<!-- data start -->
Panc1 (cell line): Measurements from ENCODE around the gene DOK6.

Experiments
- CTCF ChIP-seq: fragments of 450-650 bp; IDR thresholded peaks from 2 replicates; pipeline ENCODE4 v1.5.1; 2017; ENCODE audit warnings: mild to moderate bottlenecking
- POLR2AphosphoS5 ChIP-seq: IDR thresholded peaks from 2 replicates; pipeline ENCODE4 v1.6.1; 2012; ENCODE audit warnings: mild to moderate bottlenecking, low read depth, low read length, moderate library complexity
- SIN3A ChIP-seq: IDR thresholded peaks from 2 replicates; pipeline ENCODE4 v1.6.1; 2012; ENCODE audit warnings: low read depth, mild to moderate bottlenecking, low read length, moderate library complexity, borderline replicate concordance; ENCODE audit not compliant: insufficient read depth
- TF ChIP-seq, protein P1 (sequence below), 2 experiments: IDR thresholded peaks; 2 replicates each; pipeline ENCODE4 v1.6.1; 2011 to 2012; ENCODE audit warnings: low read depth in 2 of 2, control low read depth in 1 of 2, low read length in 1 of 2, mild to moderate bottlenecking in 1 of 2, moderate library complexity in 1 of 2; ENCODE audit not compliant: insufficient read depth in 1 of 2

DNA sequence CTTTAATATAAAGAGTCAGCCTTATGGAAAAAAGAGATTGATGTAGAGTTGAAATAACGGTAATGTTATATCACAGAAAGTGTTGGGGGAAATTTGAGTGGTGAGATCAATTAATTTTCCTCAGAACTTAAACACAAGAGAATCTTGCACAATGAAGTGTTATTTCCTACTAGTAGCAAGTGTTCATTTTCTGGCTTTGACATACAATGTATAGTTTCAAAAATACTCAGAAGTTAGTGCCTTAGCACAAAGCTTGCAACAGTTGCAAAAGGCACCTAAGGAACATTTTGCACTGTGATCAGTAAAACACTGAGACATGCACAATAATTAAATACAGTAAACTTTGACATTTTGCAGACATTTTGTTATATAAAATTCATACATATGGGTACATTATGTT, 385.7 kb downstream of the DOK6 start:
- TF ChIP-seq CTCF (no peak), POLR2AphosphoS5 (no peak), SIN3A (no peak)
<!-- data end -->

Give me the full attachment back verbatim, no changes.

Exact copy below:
Panc1 (cell line): Measurements from ENCODE around the gene DOK6.

Experiments
- CTCF ChIP-seq: fragments of 450-650 bp; IDR thresholded peaks from 2 replicates; pipeline ENCODE4 v1.5.1; 2017; ENCODE audit warnings: mild to moderate bottlenecking
- POLR2AphosphoS5 ChIP-seq: IDR thresholded peaks from 2 replicates; pipeline ENCODE4 v1.6.1; 2012; ENCODE audit warnings: mild to moderate bottlenecking, low read depth, low read length, moderate library complexity
- SIN3A ChIP-seq: IDR thresholded peaks from 2 replicates; pipeline ENCODE4 v1.6.1; 2012; ENCODE audit warnings: low read depth, mild to moderate bottlenecking, low read length, moderate library complexity, borderline replicate concordance; ENCODE audit not compliant: insufficient read depth
- TF ChIP-seq, protein P1 (sequence below), 2 experiments: IDR thresholded peaks; 2 replicates each; pipeline ENCODE4 v1.6.1; 2011 to 2012; ENCODE audit warnings: low read depth in 2 of 2, control low read depth in 1 of 2, low read length in 1 of 2, mild to moderate bottlenecking in 1 of 2, moderate library complexity in 1 of 2; ENCODE audit not compliant: insufficient read depth in 1 of 2

DNA sequence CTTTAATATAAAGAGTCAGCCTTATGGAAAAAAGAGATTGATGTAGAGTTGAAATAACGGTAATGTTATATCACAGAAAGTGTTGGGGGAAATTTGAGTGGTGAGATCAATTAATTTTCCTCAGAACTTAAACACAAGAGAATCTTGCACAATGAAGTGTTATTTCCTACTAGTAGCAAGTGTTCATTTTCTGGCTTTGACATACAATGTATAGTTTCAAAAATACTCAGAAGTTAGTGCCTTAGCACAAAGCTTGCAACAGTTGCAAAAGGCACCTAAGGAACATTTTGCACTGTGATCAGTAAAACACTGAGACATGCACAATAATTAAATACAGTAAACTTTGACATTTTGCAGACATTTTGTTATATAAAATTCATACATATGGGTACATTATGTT, 385.7 kb downstream of the DOK6 start:
- TF ChIP-seq CTCF (no peak), POLR2AphosphoS5 (no peak), SIN3A (no peak)